More skills and exploration needed - Minister

5th April 2023

By: Esmarie Iannucci

Creamer Media Senior Deputy Editor: Australasia


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PERTH ( – Federal Resources Minister Madeleine King has acknowledged the need for continued investment in exploration and the need for more staff within the resources sector.

Speaking at the Powering the Future conference, in Perth, King noted that the resource sector currently employed around 280 000 Australians and was the largest employer of First Nations people.

“Here in Western Australia it is the second largest employer after the public sector. And with great respect to our wonderful public sector, I would like one day to see more resources workers than public servants.

“But we need more workers to operate existing mines as well as to build the pipeline of planned resources projects. We heard from industry at the Jobs and Skills Summit that access to skilled labour is a major handbrake on growth.

“I used this forum to remind resource companies that one way companies could address skills shortages was to attract more women to the sector. Something that would only happen if companies could demonstrate they were providing safe and inclusive workplaces and living environments,” King said.

She noted that it was encouraging to see the progress already made in the area.

“Fly-in, fly-out set-ups are an essential part of resources extraction in the very remote places that these natural resources are found. It is a challenging lifestyle of long swings away from family and friends but adding the possibility of harassment and sexual assault makes it understandably repellent,” she added.

King said that the emerging critical minerals sector was also calling for a highly skilled workforce to support a pipeline of planned critical minerals projects vital to the new energy economy.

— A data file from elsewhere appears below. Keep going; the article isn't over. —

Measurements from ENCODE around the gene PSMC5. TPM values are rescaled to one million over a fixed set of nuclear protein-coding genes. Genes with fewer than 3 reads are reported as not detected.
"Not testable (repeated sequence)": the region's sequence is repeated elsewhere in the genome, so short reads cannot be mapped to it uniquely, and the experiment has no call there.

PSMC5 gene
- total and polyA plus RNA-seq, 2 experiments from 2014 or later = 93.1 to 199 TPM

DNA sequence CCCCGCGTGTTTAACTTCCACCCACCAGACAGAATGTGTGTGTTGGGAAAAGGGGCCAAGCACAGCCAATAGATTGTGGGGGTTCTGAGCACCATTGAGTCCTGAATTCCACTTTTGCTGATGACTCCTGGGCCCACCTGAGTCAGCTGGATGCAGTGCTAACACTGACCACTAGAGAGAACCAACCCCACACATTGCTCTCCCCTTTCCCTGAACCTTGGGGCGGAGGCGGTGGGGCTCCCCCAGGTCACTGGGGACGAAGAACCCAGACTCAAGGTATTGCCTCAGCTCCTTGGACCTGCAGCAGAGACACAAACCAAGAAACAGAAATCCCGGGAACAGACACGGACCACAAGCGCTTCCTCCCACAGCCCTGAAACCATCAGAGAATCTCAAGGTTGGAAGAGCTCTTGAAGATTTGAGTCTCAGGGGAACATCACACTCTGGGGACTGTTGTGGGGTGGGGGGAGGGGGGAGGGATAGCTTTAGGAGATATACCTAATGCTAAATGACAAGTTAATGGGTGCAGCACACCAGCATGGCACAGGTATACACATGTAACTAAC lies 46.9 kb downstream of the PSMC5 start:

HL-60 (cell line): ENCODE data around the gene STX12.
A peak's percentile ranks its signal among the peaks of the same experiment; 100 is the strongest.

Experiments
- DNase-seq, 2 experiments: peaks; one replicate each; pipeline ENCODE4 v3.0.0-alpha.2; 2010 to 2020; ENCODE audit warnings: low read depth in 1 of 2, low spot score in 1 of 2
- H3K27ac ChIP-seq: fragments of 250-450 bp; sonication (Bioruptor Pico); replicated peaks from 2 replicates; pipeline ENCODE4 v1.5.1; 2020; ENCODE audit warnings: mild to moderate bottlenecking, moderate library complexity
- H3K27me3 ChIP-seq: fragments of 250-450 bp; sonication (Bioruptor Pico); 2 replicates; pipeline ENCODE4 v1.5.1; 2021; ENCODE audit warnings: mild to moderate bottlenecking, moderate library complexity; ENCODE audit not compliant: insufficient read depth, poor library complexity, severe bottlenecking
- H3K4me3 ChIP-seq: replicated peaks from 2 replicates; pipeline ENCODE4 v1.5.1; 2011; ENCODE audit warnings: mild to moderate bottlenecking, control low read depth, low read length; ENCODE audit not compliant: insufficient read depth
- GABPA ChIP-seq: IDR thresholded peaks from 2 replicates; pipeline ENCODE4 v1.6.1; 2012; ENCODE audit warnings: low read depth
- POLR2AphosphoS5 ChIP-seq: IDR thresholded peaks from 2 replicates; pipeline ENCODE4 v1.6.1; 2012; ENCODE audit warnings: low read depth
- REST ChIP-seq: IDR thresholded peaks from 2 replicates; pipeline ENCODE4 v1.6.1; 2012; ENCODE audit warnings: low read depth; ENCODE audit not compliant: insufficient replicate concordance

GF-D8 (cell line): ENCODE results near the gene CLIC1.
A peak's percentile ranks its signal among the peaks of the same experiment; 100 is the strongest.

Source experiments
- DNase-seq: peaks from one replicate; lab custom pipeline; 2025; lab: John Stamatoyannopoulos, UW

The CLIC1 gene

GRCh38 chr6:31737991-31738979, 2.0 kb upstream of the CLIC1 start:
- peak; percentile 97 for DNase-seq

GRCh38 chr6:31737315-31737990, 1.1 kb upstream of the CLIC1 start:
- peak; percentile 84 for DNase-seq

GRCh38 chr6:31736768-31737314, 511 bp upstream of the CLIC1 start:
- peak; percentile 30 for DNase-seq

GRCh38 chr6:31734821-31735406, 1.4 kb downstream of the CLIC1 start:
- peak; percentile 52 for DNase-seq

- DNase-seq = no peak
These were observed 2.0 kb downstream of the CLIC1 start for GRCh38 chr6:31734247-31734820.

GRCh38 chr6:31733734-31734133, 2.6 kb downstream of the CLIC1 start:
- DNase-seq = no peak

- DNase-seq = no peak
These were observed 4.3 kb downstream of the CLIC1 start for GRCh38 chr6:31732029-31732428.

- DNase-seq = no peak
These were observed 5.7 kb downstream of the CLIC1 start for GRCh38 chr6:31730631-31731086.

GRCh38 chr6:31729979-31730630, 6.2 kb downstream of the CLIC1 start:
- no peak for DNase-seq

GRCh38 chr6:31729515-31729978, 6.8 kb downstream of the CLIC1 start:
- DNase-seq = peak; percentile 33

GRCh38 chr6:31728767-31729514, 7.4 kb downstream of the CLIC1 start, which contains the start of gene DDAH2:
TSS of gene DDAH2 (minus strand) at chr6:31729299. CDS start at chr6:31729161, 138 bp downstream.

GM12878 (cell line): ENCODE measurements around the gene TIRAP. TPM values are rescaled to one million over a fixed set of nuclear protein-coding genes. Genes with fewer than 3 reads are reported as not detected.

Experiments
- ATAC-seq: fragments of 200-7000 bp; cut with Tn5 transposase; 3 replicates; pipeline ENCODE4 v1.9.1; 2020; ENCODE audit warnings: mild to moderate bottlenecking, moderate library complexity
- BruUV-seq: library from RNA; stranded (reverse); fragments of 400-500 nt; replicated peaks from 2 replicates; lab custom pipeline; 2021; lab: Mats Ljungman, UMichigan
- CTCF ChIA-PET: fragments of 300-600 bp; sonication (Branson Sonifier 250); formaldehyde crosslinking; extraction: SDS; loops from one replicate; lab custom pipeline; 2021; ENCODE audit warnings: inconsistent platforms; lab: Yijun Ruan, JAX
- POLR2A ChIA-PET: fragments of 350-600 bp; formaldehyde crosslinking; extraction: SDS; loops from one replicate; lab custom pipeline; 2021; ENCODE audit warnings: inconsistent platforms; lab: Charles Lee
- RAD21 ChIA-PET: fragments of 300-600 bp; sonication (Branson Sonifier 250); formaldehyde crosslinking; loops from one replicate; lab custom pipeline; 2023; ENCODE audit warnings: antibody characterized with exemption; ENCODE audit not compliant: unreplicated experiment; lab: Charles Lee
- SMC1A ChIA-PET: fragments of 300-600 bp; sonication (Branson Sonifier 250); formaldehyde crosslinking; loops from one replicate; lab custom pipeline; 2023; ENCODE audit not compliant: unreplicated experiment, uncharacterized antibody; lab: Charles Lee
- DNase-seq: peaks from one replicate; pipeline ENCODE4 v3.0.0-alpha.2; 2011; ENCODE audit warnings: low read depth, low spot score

“Growing the sector may require a larger and wider talent pool of workers.

“When I addressed Parliament last week to make my first Resources Statement, one of my central themes was of the urgent need for the sector to get better at telling its story to younger Australians,” she said.

“Our ongoing prosperity depends on the resources sector. Reaching net zero by 2050 will need the expertise of the resources sector. The world needs our young people to consider careers in geoscience, geophysics, chemistry, metallurgy and engineering if we are to decarbonise and stop dangerous climate change.

“We need to help young people understand that a career in the resources sector is making a positive difference in the fight against climate change,” the Minister added.

King noted that Australia’s commitment to reaching net zero by 2050 would also require more mining activity to take place, meaning the search for viable resources would need to continue.

“We need to build a workforce with future-facing skills, fully engage our world-leading scientists and METS sector and invest in value-adding capabilities,” she said.

“Australia is a world leader in mineral exploration with expenditure at an all-time high.

Australia’s share of mineral exploration expenditure rose from 12% in 2014 to 20% in 2022.

“A growing pipeline of new resource projects and acceleration of resource development means that Australia can seize the opportunities presented by the global net zero transition. It means a boost to regional development and a helping hand to our international partners.

“The government’s domestic support initiatives target the earliest stages of exploration where there is greater investment uncertainty, and greater financial risk for industry. This includes our A$225-million Exploring for the Future programme led by Geoscience Australia.

“The programme provides world-leading data on Australia’s mineral, energy and groundwater potential in unexplored and underexplored areas of the country.

“As the Minister responsible for Geoscience Australia, I can’t emphasise enough how important geoscience data is for Australia. Understanding what is on and underneath the land will empower regional communities, governments and industry to make informed decisions on how we harness our natural resources and manage our environment,” King said.

Edited by Creamer Media Reporter


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